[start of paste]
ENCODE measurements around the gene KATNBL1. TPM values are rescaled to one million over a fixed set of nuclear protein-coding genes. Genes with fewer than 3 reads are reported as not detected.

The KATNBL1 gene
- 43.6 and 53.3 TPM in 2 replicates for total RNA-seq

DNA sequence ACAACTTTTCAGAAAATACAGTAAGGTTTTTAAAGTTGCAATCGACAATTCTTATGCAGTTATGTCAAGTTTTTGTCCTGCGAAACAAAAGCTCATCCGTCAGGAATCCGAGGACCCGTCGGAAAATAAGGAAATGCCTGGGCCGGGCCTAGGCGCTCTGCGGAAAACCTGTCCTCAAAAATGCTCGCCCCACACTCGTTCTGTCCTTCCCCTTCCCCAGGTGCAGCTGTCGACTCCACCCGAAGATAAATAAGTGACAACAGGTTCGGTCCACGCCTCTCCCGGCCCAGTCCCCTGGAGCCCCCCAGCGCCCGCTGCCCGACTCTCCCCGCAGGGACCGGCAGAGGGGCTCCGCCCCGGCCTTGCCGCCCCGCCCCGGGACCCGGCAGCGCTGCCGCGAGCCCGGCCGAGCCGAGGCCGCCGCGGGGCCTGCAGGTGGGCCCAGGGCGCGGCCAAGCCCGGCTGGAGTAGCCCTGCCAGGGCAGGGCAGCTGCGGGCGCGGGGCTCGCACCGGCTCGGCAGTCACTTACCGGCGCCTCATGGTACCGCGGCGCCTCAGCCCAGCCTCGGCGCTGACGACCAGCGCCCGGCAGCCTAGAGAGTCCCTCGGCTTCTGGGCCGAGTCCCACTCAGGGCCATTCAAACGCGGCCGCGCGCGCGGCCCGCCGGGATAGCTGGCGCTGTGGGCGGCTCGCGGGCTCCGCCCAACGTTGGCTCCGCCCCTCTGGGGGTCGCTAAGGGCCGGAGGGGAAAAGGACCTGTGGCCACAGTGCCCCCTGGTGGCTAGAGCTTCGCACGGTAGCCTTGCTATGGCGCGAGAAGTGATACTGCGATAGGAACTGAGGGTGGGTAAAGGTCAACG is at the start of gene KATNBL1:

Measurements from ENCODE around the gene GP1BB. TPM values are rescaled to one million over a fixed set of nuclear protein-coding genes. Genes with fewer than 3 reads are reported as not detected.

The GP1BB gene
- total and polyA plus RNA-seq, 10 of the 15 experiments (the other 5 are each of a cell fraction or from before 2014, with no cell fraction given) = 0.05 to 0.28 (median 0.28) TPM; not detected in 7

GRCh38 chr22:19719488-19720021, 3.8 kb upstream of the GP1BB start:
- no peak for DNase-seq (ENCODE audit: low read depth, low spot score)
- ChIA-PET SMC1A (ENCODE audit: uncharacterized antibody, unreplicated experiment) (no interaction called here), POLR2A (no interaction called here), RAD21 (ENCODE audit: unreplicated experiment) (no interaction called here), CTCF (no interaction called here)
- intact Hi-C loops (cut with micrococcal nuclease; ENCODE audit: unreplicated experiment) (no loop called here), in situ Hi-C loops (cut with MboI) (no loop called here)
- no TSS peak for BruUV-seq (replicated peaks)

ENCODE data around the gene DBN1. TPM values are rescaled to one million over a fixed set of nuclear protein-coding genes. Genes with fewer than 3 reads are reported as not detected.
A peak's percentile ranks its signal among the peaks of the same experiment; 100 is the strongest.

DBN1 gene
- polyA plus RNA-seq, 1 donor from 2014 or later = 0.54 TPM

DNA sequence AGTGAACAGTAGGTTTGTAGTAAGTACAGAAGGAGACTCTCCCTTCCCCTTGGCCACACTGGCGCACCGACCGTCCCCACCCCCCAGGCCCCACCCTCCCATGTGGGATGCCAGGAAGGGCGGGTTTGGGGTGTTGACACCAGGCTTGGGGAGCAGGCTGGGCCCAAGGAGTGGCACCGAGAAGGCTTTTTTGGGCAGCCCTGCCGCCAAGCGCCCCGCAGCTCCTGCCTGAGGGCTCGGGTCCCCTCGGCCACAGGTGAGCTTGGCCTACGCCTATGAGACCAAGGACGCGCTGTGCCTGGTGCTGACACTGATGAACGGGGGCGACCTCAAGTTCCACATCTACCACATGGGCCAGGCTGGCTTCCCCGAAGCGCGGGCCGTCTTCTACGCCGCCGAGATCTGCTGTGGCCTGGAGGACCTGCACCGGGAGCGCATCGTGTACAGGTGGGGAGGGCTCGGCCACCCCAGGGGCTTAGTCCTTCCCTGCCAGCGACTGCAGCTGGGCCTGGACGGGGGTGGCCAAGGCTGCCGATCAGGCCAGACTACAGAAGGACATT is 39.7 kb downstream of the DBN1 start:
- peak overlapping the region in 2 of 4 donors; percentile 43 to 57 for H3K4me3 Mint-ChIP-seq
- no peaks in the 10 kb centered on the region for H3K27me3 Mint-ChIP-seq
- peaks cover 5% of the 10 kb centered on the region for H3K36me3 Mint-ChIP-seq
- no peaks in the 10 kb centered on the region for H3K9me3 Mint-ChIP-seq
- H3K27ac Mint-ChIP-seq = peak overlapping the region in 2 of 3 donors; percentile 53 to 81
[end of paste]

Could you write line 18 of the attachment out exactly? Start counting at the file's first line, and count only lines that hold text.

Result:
- peak overlapping the region in 2 of 4 donors; percentile 43 to 57 for H3K4me3 Mint-ChIP-seq